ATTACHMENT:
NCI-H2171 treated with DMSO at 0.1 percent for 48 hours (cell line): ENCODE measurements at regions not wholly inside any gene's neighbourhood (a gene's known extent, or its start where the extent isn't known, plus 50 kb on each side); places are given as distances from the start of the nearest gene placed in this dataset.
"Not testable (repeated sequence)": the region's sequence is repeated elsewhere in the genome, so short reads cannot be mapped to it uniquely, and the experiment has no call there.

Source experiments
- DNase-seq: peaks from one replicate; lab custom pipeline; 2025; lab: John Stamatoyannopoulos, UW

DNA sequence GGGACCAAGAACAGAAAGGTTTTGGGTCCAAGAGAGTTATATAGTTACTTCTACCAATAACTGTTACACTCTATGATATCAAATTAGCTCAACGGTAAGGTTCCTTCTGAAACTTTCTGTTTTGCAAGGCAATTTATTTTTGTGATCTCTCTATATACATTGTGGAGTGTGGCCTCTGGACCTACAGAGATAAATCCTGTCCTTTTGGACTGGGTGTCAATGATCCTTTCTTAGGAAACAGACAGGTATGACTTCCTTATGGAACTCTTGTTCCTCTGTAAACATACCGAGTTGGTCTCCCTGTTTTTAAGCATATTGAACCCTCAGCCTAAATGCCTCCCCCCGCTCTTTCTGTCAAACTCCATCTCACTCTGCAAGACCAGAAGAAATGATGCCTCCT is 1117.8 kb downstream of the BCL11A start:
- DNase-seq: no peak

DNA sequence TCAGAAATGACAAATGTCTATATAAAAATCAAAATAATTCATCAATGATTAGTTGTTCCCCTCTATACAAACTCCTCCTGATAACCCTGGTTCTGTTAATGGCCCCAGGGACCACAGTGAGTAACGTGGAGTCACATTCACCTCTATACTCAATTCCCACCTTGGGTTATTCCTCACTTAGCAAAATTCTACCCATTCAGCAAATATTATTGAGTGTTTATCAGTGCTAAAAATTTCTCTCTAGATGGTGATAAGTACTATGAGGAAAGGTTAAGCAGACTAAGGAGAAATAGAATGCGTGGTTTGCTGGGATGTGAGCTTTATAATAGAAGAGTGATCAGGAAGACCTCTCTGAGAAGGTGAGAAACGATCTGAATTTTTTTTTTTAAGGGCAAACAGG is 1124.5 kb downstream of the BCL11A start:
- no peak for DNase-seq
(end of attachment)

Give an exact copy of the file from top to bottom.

NCI-H2171 treated with DMSO at 0.1 percent for 48 hours (cell line): ENCODE measurements at regions not wholly inside any gene's neighbourhood (a gene's known extent, or its start where the extent isn't known, plus 50 kb on each side); places are given as distances from the start of the nearest gene placed in this dataset.
"Not testable (repeated sequence)": the region's sequence is repeated elsewhere in the genome, so short reads cannot be mapped to it uniquely, and the experiment has no call there.

Source experiments
- DNase-seq: peaks from one replicate; lab custom pipeline; 2025; lab: John Stamatoyannopoulos, UW

DNA sequence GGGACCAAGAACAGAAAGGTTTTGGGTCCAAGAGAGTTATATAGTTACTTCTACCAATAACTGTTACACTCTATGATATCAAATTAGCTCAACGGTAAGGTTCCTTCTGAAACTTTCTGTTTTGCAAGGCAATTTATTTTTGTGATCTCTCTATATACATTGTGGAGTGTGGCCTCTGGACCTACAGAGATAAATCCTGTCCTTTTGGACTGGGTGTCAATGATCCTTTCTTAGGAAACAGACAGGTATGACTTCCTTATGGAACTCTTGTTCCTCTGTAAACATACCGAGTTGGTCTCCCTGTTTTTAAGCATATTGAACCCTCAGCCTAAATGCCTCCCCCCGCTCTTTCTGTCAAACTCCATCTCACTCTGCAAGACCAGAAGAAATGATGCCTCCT is 1117.8 kb downstream of the BCL11A start:
- DNase-seq: no peak

DNA sequence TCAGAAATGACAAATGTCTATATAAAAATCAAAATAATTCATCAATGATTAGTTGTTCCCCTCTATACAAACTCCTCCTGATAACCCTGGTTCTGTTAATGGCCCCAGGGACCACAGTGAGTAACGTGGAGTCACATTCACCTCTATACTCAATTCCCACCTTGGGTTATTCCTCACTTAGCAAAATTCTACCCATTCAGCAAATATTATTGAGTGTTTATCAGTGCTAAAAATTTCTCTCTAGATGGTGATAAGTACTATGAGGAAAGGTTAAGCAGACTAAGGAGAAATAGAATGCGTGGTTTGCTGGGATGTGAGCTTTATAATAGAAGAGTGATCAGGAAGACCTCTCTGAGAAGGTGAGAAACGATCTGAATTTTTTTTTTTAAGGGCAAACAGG is 1124.5 kb downstream of the BCL11A start:
- no peak for DNase-seq